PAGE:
An Iranian MP says the country will no longer need to import natural gas from its northern neighbour Turkmenistan.
As of next week, the Islamic Republic will no longer need to import natural gas from Turkmenistan, Iranian lawmaker Assadollah Qarehkhani said.
According to a Farsi report by ICANA, a new pipeline is to become operational in northern Iran in the coming days, which would obviate the need for imports of natural gas from Turkmenistan.
The 175-km pipeline, which measures up to environmental standards, will meet the need for natural gas in north of the country, said Qarehkhani, who sits on the Parliament’s Energy Commission.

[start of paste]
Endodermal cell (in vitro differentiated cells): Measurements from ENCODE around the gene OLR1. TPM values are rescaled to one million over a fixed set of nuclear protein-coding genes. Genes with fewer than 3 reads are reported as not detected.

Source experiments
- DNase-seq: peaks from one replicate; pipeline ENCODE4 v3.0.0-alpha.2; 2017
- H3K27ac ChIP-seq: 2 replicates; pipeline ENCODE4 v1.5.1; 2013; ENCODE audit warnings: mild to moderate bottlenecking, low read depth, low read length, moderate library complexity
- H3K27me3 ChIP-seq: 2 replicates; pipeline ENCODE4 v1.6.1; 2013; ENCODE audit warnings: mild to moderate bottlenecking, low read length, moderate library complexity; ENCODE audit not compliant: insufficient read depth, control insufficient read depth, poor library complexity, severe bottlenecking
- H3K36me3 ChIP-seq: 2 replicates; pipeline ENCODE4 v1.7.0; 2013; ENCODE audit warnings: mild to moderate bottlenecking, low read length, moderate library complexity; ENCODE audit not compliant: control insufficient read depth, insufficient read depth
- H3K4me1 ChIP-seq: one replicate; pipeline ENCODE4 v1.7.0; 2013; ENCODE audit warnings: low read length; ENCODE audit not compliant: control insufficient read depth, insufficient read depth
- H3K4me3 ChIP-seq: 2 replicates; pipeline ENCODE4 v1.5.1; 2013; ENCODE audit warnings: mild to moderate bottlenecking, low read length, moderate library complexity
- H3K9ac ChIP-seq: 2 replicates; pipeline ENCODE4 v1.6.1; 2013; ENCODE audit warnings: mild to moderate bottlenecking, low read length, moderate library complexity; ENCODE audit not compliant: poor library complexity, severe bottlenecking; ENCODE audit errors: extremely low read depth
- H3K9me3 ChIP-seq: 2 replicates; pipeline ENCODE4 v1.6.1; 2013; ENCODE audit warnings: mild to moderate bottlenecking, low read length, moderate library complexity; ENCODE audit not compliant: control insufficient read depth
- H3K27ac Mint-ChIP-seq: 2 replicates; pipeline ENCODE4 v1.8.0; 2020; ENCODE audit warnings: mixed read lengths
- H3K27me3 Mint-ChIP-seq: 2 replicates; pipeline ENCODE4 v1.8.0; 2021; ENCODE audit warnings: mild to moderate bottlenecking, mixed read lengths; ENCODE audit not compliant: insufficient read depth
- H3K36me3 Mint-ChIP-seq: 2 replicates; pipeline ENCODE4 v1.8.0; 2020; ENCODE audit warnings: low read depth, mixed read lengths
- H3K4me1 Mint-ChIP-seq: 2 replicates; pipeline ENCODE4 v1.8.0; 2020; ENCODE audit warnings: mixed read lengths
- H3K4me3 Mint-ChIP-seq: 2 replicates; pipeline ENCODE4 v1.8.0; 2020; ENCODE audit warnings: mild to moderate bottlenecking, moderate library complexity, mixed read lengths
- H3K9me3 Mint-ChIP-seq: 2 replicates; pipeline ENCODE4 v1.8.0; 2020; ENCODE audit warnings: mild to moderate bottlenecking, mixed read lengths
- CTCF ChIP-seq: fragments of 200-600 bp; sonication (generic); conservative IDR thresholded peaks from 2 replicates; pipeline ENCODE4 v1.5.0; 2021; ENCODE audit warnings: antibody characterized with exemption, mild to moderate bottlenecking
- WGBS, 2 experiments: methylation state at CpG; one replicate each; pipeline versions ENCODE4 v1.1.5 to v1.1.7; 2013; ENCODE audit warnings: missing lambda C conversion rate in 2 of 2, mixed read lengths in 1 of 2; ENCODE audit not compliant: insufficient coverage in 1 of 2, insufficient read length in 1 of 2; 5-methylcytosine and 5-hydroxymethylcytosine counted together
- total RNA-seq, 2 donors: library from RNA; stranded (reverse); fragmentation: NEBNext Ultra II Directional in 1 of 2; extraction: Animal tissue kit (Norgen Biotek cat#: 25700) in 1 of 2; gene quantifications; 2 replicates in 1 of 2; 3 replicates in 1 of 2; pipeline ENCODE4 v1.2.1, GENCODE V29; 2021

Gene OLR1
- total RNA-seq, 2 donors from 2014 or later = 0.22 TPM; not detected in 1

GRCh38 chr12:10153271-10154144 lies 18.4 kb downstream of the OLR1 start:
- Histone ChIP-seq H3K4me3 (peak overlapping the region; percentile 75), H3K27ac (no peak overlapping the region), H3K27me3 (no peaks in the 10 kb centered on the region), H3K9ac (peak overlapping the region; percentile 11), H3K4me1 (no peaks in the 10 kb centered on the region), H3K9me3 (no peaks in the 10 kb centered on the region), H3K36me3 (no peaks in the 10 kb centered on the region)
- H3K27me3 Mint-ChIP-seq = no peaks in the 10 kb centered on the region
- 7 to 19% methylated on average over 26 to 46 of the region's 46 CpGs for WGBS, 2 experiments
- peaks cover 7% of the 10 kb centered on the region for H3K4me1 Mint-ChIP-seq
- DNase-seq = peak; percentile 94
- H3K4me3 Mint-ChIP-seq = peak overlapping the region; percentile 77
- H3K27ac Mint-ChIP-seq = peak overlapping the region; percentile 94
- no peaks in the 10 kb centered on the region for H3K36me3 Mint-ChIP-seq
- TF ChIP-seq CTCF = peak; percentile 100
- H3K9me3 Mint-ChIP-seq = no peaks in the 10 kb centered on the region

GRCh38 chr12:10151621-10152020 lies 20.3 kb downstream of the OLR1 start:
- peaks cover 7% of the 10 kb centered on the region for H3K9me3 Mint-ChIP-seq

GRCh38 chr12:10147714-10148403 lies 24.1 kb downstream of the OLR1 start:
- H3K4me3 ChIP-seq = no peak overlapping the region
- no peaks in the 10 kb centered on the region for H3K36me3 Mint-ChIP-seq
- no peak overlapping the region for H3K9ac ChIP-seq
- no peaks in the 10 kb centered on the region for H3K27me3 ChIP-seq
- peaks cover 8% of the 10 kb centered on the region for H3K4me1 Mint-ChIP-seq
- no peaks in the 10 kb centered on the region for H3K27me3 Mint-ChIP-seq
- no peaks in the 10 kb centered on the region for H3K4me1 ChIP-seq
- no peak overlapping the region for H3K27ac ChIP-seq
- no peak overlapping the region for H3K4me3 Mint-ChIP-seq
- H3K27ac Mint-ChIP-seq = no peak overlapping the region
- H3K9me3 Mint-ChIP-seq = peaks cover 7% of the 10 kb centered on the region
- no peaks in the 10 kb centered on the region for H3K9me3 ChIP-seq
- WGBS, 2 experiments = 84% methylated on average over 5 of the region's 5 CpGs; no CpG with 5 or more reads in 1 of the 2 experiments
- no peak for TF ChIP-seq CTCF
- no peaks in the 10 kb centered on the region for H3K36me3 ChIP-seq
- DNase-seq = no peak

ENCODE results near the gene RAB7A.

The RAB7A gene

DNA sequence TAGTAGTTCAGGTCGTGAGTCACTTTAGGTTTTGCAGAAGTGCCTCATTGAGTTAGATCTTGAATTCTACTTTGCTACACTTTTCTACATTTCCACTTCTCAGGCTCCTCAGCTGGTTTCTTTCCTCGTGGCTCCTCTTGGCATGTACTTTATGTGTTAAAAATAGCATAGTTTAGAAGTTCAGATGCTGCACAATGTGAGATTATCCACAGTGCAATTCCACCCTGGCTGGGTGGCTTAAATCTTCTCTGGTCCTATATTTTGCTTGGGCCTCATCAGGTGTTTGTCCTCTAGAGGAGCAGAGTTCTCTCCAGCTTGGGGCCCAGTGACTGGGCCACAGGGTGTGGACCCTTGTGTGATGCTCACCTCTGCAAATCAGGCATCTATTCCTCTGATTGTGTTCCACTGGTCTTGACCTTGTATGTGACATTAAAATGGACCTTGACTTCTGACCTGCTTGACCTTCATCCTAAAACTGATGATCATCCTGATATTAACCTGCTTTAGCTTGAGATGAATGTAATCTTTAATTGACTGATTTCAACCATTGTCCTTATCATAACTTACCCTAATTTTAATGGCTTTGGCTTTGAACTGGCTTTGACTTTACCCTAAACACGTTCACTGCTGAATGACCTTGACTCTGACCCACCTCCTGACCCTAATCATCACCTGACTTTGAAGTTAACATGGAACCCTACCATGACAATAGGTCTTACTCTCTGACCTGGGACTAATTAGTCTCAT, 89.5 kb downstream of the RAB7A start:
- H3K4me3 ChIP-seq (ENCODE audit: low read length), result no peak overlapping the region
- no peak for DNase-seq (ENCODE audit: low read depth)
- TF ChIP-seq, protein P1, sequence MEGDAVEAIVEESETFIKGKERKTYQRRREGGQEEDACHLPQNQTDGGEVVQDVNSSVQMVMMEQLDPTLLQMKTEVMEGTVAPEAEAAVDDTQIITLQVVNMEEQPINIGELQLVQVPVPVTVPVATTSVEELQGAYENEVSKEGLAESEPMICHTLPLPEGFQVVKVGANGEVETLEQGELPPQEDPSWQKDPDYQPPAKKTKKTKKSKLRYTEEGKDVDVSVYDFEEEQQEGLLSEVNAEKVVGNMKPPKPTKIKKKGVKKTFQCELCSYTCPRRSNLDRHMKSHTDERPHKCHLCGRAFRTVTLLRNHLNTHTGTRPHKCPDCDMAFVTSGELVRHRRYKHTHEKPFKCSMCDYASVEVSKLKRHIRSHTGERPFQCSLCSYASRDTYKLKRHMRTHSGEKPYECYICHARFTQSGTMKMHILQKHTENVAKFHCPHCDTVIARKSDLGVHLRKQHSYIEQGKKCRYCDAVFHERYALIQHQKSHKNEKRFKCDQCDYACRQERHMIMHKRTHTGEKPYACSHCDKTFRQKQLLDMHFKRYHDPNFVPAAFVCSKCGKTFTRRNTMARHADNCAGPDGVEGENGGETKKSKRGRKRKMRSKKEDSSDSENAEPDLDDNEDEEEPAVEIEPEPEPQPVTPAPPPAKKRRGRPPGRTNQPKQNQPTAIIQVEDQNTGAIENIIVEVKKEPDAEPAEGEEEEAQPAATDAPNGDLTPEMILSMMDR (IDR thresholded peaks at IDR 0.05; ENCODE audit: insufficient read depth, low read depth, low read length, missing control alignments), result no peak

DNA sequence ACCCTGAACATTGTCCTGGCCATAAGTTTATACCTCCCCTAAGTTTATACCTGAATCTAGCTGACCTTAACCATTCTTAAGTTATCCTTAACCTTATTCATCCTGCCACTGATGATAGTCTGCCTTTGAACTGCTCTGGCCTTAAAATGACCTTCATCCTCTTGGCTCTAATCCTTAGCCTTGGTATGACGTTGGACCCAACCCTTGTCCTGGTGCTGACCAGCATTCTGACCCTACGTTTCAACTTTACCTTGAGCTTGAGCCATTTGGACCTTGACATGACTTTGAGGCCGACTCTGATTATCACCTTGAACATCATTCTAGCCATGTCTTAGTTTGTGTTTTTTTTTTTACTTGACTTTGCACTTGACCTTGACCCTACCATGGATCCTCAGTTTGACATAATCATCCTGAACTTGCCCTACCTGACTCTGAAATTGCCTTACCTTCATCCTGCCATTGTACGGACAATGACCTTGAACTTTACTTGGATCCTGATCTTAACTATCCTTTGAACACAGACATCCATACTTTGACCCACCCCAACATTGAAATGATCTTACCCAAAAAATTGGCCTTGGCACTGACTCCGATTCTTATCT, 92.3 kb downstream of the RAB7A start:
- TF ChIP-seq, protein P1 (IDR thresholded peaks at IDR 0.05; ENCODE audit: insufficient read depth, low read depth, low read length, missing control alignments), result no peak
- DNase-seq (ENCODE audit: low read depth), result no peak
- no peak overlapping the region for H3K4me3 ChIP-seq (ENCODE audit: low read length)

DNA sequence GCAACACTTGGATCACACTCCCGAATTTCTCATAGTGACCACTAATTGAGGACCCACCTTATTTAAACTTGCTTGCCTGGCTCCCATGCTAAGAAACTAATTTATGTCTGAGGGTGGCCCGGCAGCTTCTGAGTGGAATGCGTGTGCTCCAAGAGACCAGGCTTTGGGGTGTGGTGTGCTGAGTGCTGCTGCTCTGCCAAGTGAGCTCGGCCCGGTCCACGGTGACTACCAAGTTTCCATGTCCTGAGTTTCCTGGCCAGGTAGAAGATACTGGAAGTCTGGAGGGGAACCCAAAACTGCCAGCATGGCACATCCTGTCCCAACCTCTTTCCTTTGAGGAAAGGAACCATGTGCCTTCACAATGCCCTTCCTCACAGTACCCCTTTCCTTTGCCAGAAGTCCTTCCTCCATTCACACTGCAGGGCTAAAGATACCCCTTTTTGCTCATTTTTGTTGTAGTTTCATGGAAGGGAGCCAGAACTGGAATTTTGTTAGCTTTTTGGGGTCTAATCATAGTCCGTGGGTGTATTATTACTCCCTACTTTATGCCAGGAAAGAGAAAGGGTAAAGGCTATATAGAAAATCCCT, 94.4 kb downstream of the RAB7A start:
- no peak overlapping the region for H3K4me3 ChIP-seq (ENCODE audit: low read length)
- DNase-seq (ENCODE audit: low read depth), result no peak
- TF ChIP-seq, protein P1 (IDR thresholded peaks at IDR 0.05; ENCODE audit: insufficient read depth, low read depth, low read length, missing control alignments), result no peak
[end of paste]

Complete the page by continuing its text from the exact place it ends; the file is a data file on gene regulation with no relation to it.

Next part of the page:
With the pipeline coming on line, he said, there will be no drop in the pressure of the supplied natural gas anymore.
The MP then touched upon a lawsuit filed by Iran with the International Court of Justice against Turkmenistan for its breach of commitment, and said the country will demand damages from Ashgabat.
“Turkmenistan has pulled out of the agreement unilaterally without any justifiable excuse and has illogical demands from Iran,” he said.
In its lawsuit, he added, Iran has also called on the court to get Turkmenistan to reduce the price of its natural gas exports.
“Turkmenistan put Iran in a bind by increasing the price of natural gas in 2007 when Iran had no other alternative for the gas imports; hence, Turkmenistan should pay fines for its breach of obligations,” said the legislator.
“If Iran’s demands related to natural gas imports from Turkmenistan are met and the two countries reach a compromise on natural gas imports, we can import natural gas from Turkmenistan, and, instead, export Iran’s natural gas to western neighbours via swap deals,” said the lawmaker.